Trustee engagement

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How do we keep our trustees excited and engaged?

General

Meeting with grant winners engages trustees and connects them to the projects they're funding. Having a regular structure with people signed on to it makes things easier, and for meetings it makes people more likely to be able to attend. Similarly, Food collects money in $300 chunks to make operations roll smoother, given their virtual distributed nature.

Having entertaining, unique events means more people continually attend and celebrating "wins" leads to continued engagement. In some places the previous winner also sits in on next round and votes.

Group size

Boston has 26 members, so about 10-14 show up each time and vote on two grants. Halifax has 30 members, and does three cycles (first and finalist selection, judging a live event, one set off) with 10 people, so everyone plays a role somewhere in the funnel. Seattle rotates guest trustees in and out, with 10-12 people at each meeting, and uses the extra money as operating expenses (parties, supplies, etc.).

A bigger organization makes closeness in a big group harder. You become a bit more of a blob and a bit less of a "team". A bigger group means lower commitment and less connection. It's important to balance!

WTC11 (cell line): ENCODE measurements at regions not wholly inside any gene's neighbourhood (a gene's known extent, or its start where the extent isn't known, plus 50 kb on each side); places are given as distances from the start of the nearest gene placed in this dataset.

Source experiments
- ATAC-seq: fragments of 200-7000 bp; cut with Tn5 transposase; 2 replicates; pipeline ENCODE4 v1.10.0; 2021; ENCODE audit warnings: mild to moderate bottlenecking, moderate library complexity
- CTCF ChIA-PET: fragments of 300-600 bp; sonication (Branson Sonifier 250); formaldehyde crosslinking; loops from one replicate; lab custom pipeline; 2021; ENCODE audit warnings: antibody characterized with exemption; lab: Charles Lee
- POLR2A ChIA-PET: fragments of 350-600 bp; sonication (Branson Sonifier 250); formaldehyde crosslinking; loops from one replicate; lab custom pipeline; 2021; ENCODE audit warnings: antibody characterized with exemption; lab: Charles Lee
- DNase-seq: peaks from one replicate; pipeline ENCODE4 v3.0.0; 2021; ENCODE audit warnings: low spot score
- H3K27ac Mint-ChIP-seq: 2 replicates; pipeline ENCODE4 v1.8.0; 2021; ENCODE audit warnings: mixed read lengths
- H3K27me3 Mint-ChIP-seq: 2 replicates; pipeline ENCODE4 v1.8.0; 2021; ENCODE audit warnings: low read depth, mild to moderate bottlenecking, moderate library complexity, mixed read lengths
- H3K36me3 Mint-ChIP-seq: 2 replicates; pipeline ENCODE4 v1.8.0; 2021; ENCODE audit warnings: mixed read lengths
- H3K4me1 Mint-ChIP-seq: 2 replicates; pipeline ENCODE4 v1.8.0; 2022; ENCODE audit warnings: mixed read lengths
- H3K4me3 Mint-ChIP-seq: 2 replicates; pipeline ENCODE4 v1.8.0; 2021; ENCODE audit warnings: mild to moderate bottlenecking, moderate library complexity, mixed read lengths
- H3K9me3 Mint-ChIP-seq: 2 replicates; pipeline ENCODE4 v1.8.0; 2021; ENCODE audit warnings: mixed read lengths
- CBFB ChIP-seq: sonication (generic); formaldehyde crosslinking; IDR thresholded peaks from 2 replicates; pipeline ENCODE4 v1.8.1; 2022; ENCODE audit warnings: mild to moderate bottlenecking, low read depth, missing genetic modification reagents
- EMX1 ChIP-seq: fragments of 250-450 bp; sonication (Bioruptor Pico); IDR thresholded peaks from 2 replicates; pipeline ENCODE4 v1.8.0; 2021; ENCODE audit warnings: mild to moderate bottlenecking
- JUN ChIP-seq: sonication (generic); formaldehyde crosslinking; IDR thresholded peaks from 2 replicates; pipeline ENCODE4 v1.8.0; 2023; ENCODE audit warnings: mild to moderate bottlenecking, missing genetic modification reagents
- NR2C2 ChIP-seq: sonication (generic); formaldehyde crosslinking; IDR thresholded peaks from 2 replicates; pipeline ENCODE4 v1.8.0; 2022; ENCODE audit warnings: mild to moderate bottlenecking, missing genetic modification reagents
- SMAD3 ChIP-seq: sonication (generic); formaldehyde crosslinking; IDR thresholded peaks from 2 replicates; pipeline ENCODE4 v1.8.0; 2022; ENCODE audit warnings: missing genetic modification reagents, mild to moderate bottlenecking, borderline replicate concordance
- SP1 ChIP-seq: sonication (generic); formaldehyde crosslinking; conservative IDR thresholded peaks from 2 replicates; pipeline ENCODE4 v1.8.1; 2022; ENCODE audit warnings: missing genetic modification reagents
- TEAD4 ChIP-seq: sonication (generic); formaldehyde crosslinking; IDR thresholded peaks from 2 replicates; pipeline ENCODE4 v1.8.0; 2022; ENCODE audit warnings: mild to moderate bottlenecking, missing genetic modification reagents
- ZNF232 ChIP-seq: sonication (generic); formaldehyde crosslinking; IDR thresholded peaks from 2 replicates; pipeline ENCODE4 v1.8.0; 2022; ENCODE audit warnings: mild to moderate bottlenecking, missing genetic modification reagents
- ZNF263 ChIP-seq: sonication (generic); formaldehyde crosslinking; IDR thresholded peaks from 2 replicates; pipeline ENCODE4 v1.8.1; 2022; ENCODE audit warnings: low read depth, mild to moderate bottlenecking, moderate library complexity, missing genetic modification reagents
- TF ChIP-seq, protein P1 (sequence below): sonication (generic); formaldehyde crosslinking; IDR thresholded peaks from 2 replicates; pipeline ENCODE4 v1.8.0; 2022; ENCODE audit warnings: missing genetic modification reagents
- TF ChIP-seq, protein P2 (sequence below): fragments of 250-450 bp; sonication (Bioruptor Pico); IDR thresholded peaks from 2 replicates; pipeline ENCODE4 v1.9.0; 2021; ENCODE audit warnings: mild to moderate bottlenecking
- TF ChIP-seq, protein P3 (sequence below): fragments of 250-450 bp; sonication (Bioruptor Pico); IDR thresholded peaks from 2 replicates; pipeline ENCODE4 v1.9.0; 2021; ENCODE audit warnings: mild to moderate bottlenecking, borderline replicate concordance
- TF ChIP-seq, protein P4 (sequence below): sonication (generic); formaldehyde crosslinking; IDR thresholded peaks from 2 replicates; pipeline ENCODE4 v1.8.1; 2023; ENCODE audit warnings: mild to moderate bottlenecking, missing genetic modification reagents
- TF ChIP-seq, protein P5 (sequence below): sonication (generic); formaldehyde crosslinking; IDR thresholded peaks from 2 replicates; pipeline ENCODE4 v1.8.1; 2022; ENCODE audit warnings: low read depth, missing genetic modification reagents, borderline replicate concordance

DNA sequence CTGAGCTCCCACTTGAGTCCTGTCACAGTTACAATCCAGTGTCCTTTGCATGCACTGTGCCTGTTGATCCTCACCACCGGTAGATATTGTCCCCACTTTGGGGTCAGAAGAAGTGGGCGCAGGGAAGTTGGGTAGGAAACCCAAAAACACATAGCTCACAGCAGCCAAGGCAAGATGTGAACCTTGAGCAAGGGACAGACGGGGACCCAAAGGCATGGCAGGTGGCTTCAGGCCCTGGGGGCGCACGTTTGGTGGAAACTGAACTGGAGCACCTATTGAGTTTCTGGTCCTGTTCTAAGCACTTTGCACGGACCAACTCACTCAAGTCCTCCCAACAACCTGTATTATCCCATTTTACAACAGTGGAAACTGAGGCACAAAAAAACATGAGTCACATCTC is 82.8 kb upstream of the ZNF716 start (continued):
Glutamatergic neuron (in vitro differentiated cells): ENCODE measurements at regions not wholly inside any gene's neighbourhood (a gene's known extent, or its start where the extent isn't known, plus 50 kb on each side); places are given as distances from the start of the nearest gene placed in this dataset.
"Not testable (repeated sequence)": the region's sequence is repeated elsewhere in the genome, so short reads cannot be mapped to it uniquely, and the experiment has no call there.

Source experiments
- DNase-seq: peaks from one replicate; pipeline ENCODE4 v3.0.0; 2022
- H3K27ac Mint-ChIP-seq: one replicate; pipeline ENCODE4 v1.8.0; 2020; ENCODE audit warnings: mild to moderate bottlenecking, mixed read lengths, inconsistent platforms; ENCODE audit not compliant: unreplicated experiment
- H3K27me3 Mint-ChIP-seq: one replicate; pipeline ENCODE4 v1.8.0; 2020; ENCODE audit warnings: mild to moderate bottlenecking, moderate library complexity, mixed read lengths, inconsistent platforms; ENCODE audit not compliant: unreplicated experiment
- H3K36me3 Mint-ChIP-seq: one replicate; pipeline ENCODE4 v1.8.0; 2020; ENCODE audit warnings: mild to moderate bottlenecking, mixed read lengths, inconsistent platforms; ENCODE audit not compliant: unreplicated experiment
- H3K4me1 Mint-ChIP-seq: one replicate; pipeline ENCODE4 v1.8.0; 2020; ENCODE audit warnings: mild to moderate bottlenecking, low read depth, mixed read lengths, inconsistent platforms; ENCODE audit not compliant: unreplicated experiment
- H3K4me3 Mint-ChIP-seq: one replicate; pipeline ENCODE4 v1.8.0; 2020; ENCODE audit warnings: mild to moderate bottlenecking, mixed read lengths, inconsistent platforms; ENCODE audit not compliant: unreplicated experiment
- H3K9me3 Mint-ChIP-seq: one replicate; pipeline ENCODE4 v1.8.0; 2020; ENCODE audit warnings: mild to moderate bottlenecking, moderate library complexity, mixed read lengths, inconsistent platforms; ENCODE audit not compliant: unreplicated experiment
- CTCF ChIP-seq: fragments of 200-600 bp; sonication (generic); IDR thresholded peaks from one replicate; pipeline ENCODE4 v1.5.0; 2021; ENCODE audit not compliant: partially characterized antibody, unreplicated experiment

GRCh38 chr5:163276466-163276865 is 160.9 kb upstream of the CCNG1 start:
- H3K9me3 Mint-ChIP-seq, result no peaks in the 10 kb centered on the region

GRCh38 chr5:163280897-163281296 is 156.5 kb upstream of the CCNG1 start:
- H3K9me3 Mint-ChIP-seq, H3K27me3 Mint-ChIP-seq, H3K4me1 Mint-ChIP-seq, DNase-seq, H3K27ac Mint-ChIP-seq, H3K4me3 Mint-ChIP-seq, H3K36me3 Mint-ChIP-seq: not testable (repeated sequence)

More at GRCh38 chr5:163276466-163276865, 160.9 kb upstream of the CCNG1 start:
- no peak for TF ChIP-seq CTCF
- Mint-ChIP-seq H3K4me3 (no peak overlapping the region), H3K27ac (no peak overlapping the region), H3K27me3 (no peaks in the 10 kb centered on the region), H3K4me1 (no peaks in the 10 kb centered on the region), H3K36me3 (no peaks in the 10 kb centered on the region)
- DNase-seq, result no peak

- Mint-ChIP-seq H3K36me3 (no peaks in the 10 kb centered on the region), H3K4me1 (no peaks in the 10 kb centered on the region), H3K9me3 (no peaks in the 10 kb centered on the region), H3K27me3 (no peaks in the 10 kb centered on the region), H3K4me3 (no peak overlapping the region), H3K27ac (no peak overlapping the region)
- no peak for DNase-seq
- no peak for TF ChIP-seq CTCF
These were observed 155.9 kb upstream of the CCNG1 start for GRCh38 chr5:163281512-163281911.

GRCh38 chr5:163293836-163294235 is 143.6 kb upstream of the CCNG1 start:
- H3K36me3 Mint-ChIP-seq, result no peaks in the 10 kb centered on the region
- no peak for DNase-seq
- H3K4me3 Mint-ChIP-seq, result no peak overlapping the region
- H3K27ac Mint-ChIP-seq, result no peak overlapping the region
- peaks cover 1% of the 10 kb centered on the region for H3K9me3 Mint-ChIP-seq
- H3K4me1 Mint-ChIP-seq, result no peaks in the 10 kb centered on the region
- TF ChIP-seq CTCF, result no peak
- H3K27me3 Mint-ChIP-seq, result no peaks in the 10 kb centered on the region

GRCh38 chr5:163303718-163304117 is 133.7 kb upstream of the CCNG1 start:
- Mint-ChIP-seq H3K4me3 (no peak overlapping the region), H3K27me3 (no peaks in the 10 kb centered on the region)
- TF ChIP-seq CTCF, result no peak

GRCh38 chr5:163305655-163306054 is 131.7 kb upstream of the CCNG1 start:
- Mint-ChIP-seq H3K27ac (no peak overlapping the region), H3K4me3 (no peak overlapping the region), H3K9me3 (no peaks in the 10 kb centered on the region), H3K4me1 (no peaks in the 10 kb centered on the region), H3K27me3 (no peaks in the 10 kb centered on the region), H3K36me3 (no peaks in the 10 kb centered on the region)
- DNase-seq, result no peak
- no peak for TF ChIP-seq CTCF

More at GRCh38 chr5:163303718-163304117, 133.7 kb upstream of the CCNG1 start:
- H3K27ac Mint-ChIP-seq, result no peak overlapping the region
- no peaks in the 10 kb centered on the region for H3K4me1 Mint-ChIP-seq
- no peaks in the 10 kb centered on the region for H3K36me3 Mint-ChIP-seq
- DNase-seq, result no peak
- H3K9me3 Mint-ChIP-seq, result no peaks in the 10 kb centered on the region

Harmony

In SF, forming personal relationships between the trustees has helped sustain things. In Pittsburgh, meetings are very inefficient, because they're basically social events. Wine, beer, and food slow down the voting, in a good way, and no virtual call ins are allowed. Conversely, Food is all virtual, so people don't know each other irl, but they still have lively discussions. The most important thing is setting norms and getting new people in; when they know what they're signing up for it leads to better cohesion with new members.

New Blood

Boston let about 10 people in at once. It may have "saved the chapter". New York had a big turnover all at once, as the original trustees got too busy or too famous. Bringing in new blood changed the culture and established new norms. On strategy is to set norms with the active people, then invite more people to 'soft replace' the flakier people.

Having more people spreads responsibility and gets you more money to utilize. Guest/honorary trustees (like the mayor!) are a good source of fresh excitement. New people also give busy people the opportunity to back out gracefully since they're not letting people down.

Ideological Splits

The most common major split seems to be between "silent awesome" and "go for fame". Detroit once reconvened to overturn a grant because one trustee decided the selected project didn't set the right tone for the group. Don't be afraid to speak up after decisions are made, but be diplomatic and sensitive when communicating like this.

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